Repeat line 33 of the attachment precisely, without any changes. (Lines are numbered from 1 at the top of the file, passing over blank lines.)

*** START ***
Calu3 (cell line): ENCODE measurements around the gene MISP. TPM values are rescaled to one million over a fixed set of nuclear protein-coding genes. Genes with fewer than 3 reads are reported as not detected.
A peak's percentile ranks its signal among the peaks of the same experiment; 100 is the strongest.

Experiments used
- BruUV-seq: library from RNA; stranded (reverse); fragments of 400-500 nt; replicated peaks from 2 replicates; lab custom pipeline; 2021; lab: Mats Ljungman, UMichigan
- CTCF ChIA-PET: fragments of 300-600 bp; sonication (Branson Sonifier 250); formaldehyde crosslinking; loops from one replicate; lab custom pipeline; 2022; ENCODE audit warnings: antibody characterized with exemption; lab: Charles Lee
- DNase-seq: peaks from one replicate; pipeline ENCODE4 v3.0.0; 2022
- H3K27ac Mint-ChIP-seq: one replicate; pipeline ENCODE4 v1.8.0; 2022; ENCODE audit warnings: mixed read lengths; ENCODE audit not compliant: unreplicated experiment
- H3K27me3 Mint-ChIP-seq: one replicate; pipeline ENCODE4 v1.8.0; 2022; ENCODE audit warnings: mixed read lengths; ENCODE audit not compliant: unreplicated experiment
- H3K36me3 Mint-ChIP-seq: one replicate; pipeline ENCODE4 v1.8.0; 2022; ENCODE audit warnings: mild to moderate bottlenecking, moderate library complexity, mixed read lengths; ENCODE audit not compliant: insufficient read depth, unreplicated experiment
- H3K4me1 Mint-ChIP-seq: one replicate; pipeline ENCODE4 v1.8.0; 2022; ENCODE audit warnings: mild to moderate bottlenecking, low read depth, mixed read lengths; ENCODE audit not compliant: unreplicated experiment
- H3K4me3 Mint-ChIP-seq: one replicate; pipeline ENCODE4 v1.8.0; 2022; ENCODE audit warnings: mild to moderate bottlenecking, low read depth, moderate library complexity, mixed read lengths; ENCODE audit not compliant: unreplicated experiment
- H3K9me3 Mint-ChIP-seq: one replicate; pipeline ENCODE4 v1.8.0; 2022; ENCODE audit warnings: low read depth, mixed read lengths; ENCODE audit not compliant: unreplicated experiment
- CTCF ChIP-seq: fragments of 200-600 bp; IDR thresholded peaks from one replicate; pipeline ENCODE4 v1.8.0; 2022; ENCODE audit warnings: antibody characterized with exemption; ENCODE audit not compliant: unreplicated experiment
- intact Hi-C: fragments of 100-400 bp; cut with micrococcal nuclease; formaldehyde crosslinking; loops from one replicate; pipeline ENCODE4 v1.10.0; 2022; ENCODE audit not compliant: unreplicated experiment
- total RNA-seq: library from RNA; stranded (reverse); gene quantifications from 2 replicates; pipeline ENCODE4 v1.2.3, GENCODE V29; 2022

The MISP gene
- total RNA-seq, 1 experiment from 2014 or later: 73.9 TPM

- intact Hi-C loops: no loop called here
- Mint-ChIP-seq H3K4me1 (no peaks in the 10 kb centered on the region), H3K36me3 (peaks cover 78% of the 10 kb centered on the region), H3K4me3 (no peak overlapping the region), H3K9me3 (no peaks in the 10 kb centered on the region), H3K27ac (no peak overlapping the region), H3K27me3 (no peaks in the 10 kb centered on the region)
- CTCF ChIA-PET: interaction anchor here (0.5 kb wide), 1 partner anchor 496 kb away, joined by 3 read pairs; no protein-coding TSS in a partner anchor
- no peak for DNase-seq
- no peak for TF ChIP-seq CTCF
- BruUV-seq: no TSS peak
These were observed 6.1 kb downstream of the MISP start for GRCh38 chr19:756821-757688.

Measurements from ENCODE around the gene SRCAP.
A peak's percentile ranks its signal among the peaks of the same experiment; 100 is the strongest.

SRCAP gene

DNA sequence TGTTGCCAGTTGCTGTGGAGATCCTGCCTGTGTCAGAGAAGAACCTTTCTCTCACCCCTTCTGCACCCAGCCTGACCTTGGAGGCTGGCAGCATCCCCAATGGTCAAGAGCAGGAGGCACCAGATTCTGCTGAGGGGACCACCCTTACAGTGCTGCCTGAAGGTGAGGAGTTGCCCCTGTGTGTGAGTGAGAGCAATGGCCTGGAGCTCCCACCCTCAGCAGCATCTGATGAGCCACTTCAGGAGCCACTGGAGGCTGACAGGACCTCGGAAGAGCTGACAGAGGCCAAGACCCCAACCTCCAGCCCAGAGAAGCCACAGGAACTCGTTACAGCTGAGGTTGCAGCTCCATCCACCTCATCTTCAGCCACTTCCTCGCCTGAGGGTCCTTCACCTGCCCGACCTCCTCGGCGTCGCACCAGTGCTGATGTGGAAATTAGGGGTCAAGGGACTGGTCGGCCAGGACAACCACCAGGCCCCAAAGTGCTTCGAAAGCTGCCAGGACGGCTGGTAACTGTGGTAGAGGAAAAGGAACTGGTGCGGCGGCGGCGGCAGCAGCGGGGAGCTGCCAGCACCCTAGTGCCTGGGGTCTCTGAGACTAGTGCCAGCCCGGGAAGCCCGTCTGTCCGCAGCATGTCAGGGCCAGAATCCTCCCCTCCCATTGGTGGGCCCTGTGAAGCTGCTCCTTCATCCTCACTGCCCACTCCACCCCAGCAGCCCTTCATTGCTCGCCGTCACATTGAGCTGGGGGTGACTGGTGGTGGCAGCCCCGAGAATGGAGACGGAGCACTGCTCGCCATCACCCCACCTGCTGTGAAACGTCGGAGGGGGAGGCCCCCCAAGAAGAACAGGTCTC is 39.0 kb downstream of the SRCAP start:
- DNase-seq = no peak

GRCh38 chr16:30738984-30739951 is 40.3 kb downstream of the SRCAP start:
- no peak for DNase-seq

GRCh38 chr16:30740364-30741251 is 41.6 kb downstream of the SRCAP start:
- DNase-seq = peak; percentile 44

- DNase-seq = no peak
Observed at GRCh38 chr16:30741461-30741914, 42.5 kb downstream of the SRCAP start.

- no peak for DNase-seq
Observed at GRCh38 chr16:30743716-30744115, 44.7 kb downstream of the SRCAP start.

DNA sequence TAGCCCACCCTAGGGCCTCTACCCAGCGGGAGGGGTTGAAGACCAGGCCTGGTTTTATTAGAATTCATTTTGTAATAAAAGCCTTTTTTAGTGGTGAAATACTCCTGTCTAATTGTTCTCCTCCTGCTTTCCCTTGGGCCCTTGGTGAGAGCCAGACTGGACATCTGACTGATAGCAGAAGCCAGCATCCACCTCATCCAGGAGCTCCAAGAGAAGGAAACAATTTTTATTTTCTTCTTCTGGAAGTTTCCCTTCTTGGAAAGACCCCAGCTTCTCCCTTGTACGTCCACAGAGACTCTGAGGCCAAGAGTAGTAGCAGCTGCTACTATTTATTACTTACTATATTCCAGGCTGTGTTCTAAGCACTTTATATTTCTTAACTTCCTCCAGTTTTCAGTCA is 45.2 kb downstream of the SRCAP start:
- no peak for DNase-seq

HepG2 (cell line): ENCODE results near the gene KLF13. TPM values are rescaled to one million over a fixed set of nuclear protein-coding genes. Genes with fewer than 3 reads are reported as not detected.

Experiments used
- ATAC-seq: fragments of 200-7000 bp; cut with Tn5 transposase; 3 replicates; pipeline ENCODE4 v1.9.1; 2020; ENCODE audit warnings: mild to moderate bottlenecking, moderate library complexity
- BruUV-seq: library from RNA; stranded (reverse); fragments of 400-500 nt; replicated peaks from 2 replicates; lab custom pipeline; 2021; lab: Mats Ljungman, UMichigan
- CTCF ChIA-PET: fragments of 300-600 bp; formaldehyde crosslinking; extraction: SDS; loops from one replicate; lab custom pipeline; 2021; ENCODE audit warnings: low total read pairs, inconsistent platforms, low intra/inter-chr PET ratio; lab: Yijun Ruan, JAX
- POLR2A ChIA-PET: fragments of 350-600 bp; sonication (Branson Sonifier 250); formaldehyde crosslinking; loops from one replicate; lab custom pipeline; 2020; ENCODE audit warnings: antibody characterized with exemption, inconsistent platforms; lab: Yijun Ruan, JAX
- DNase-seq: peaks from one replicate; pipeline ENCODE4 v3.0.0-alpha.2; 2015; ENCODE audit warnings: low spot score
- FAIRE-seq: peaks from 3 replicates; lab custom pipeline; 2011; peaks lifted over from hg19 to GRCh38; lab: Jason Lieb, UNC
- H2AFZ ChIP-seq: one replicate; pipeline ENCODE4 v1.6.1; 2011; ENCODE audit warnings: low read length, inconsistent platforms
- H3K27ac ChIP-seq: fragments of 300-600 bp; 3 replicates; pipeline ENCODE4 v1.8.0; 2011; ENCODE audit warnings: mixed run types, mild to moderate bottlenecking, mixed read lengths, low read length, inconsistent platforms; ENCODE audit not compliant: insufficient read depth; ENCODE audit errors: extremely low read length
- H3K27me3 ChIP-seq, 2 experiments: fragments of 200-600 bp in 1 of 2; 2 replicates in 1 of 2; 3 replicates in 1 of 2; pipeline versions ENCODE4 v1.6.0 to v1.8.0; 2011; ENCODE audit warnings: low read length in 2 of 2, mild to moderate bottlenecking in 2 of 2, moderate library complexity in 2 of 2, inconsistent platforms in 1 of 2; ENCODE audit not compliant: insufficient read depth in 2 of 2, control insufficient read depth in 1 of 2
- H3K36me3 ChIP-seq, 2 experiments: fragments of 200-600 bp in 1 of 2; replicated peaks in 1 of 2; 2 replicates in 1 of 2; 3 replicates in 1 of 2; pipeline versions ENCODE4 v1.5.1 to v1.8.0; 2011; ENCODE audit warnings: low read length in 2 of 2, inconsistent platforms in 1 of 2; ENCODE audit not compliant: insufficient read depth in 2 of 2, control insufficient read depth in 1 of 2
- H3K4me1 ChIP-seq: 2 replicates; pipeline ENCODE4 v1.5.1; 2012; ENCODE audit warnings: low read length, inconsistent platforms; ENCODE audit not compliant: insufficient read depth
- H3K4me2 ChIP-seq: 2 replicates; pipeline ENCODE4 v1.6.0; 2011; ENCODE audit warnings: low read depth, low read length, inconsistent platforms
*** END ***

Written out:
- DNase-seq = peak; percentile 44